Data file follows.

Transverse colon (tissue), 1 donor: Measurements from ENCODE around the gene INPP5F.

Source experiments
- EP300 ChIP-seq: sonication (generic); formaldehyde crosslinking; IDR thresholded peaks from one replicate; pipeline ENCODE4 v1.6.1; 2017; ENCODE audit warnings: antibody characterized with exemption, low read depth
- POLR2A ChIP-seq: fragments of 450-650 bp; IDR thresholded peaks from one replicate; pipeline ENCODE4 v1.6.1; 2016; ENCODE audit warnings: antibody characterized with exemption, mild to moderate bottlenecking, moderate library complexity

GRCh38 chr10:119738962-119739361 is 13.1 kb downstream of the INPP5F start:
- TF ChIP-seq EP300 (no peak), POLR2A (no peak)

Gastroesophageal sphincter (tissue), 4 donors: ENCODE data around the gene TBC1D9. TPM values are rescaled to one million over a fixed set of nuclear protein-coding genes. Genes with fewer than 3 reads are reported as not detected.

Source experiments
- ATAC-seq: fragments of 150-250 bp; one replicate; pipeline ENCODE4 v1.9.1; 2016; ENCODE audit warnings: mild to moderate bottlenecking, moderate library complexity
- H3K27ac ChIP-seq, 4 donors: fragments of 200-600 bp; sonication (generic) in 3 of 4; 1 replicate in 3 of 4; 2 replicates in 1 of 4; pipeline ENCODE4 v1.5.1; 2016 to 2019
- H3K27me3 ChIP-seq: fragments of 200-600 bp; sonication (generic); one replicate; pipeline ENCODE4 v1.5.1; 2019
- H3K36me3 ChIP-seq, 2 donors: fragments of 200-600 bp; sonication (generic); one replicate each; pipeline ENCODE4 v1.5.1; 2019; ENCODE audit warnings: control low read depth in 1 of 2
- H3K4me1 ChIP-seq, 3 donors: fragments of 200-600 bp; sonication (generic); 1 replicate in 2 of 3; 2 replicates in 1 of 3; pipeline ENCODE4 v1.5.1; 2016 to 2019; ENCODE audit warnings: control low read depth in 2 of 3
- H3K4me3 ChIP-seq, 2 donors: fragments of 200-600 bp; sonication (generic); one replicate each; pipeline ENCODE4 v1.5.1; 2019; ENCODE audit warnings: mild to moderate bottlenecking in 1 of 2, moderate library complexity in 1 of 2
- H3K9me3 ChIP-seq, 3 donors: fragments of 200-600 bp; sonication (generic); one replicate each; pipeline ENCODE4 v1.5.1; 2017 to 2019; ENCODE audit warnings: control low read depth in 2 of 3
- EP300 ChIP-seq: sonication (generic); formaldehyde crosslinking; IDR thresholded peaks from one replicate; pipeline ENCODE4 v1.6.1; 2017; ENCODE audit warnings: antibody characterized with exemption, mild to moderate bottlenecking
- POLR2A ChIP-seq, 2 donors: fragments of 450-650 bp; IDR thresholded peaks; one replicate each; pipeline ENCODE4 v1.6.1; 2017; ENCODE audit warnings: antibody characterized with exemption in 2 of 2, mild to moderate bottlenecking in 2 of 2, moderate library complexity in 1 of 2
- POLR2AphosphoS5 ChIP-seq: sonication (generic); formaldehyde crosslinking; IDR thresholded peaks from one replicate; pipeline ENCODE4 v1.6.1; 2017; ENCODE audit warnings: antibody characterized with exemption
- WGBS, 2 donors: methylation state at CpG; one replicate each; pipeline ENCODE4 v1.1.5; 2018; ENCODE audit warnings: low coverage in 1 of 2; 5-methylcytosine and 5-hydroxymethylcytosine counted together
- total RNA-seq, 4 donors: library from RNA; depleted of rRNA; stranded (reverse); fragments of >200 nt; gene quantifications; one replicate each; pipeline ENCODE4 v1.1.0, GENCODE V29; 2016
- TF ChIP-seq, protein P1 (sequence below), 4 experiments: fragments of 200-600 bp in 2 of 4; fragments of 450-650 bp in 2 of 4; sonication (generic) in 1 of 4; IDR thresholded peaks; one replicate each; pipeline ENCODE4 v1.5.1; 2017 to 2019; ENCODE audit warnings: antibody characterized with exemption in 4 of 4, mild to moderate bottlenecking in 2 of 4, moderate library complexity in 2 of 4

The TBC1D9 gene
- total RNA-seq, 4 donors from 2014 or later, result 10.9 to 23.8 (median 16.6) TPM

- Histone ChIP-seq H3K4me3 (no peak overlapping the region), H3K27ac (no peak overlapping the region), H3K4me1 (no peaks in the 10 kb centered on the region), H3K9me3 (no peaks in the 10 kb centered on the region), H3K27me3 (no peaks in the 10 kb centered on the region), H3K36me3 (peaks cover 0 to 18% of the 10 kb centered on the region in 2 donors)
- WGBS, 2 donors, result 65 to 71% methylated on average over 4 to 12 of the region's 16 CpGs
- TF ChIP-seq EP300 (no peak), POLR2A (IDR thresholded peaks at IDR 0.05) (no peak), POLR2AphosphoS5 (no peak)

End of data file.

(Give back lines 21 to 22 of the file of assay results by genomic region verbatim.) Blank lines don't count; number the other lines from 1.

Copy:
- TF ChIP-seq, protein P1 (sequence below), 4 experiments: fragments of 200-600 bp in 2 of 4; fragments of 450-650 bp in 2 of 4; sonication (generic) in 1 of 4; IDR thresholded peaks; one replicate each; pipeline ENCODE4 v1.5.1; 2017 to 2019; ENCODE audit warnings: antibody characterized with exemption in 4 of 4, mild to moderate bottlenecking in 2 of 4, moderate library complexity in 2 of 4

The TBC1D9 gene